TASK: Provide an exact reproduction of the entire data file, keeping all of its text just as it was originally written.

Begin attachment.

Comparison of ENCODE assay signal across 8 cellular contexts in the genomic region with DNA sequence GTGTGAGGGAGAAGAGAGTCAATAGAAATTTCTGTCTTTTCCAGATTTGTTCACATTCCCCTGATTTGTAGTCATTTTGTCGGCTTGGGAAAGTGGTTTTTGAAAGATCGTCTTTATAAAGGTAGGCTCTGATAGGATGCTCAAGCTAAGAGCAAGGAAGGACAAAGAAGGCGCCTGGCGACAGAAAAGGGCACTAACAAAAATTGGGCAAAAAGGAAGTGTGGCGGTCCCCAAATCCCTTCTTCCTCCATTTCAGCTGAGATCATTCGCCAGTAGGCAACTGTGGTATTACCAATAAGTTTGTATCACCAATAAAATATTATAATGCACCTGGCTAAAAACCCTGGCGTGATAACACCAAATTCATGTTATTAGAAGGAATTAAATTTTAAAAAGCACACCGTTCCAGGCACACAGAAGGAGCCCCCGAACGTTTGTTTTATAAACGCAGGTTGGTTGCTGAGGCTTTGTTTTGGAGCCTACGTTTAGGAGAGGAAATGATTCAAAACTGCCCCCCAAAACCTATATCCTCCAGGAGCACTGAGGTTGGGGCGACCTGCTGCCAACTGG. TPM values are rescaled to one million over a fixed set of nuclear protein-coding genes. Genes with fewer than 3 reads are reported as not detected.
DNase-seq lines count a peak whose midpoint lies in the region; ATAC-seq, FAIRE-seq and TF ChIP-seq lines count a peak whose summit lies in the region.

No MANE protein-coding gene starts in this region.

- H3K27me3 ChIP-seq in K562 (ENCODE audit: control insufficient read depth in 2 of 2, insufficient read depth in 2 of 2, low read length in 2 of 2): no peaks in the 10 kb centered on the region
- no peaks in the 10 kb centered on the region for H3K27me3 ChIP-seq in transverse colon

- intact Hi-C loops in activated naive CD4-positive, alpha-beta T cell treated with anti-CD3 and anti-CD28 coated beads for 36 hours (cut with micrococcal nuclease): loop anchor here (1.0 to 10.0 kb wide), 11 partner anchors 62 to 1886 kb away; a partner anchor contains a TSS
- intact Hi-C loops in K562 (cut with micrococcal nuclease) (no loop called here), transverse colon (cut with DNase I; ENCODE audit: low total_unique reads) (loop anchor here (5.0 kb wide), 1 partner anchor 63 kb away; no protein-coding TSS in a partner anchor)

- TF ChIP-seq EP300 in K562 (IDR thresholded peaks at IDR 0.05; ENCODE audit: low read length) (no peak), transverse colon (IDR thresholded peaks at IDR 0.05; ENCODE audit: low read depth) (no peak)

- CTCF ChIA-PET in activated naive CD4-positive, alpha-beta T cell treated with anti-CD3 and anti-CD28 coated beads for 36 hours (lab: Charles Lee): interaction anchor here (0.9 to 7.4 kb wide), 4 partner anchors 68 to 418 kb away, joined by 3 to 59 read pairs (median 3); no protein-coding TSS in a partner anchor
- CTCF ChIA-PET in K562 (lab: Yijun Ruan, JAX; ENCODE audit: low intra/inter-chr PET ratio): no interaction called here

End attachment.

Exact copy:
Comparison of ENCODE assay signal across 8 cellular contexts in the genomic region with DNA sequence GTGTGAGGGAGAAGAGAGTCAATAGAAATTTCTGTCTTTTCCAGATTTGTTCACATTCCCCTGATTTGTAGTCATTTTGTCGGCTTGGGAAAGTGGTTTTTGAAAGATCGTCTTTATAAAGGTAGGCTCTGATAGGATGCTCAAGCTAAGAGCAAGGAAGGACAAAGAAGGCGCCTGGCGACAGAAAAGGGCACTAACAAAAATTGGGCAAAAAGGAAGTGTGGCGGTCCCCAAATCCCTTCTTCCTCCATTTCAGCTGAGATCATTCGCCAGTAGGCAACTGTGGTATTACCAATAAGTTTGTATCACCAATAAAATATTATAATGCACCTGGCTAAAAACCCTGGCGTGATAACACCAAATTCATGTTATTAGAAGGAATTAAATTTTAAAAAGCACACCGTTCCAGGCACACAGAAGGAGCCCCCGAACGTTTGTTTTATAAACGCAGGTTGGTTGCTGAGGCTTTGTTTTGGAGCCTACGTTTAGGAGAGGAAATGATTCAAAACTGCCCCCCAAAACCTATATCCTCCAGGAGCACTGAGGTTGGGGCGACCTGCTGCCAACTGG. TPM values are rescaled to one million over a fixed set of nuclear protein-coding genes. Genes with fewer than 3 reads are reported as not detected.
DNase-seq lines count a peak whose midpoint lies in the region; ATAC-seq, FAIRE-seq and TF ChIP-seq lines count a peak whose summit lies in the region.

No MANE protein-coding gene starts in this region.

- H3K27me3 ChIP-seq in K562 (ENCODE audit: control insufficient read depth in 2 of 2, insufficient read depth in 2 of 2, low read length in 2 of 2): no peaks in the 10 kb centered on the region
- no peaks in the 10 kb centered on the region for H3K27me3 ChIP-seq in transverse colon

- intact Hi-C loops in activated naive CD4-positive, alpha-beta T cell treated with anti-CD3 and anti-CD28 coated beads for 36 hours (cut with micrococcal nuclease): loop anchor here (1.0 to 10.0 kb wide), 11 partner anchors 62 to 1886 kb away; a partner anchor contains a TSS
- intact Hi-C loops in K562 (cut with micrococcal nuclease) (no loop called here), transverse colon (cut with DNase I; ENCODE audit: low total_unique reads) (loop anchor here (5.0 kb wide), 1 partner anchor 63 kb away; no protein-coding TSS in a partner anchor)

- TF ChIP-seq EP300 in K562 (IDR thresholded peaks at IDR 0.05; ENCODE audit: low read length) (no peak), transverse colon (IDR thresholded peaks at IDR 0.05; ENCODE audit: low read depth) (no peak)

- CTCF ChIA-PET in activated naive CD4-positive, alpha-beta T cell treated with anti-CD3 and anti-CD28 coated beads for 36 hours (lab: Charles Lee): interaction anchor here (0.9 to 7.4 kb wide), 4 partner anchors 68 to 418 kb away, joined by 3 to 59 read pairs (median 3); no protein-coding TSS in a partner anchor
- CTCF ChIA-PET in K562 (lab: Yijun Ruan, JAX; ENCODE audit: low intra/inter-chr PET ratio): no interaction called here